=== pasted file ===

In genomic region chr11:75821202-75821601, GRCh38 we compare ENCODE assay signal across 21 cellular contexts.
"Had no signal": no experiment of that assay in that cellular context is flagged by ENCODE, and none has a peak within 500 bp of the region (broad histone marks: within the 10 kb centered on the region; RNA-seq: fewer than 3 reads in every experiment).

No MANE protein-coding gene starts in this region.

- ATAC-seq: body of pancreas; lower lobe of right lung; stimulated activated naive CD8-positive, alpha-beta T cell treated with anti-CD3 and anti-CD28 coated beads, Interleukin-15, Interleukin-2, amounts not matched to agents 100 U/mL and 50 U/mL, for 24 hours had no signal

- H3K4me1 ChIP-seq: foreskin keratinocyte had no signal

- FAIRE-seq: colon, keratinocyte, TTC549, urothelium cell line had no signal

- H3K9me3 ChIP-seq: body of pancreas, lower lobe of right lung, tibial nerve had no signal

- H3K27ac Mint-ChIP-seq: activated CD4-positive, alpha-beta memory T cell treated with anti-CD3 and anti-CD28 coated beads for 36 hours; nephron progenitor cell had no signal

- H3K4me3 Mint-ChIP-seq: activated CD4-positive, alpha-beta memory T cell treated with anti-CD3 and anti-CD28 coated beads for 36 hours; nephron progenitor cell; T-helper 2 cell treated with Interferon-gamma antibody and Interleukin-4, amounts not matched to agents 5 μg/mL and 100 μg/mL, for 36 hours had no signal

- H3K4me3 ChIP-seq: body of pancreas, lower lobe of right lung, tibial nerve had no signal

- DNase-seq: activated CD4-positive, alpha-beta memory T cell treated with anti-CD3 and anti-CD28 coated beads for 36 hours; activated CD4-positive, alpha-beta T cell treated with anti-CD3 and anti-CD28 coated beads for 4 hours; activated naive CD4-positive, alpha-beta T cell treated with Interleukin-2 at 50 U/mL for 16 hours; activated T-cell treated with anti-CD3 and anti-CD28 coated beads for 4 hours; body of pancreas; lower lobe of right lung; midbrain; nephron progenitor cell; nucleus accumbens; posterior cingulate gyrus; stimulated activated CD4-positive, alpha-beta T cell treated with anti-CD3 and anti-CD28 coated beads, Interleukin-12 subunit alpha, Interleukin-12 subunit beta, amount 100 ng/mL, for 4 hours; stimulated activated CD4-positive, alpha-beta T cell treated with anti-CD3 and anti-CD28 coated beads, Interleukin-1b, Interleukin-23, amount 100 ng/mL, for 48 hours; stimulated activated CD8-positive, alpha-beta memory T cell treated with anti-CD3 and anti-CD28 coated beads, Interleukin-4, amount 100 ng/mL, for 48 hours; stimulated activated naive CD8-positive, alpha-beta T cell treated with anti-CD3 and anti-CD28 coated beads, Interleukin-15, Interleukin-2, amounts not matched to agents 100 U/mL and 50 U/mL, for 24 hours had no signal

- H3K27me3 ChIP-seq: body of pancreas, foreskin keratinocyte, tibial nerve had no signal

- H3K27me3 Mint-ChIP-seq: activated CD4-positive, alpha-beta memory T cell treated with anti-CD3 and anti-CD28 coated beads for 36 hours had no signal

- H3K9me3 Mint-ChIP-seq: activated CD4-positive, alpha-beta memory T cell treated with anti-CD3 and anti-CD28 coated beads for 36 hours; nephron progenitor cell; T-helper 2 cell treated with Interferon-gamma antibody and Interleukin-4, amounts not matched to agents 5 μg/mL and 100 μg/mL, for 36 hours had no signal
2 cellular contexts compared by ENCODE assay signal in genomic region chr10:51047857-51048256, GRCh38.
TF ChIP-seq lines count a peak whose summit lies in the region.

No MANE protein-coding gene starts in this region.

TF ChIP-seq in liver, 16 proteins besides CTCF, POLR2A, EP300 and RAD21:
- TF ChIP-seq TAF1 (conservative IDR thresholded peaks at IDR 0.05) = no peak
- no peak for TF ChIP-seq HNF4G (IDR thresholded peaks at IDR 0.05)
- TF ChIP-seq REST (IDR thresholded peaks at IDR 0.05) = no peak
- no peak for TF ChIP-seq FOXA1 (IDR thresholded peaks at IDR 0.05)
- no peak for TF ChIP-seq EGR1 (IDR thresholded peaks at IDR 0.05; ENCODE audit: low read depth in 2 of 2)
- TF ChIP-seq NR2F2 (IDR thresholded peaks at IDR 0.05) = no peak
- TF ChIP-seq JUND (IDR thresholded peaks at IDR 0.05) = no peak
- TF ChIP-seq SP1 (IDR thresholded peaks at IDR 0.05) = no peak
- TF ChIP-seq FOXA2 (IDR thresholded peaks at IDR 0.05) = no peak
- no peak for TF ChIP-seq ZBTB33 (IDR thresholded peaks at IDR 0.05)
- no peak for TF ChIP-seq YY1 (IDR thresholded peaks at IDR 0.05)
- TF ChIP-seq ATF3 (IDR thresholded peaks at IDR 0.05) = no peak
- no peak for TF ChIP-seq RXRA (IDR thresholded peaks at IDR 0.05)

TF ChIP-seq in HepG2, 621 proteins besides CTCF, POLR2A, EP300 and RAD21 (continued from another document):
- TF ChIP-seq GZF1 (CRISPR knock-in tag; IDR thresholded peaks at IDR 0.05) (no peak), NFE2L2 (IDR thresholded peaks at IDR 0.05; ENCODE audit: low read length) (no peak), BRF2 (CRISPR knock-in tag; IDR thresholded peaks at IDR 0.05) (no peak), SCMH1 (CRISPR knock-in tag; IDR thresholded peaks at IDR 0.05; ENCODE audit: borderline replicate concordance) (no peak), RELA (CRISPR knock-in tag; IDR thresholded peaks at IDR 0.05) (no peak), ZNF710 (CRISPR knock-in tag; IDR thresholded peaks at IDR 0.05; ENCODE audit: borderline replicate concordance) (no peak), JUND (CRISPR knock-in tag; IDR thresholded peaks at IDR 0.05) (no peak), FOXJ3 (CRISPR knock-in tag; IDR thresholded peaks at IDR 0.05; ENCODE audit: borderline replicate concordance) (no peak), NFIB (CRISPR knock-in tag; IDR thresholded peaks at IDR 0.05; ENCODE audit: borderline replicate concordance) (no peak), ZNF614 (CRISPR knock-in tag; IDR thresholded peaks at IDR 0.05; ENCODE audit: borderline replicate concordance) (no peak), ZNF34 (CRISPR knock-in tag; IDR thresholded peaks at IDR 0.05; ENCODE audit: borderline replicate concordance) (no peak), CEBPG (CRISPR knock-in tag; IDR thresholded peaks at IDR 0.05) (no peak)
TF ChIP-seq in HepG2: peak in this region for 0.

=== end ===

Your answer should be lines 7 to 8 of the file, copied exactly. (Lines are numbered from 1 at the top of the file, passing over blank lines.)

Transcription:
- H3K9me3 ChIP-seq: body of pancreas, lower lobe of right lung, tibial nerve had no signal

- H3K27ac Mint-ChIP-seq: activated CD4-positive, alpha-beta memory T cell treated with anti-CD3 and anti-CD28 coated beads for 36 hours; nephron progenitor cell had no signal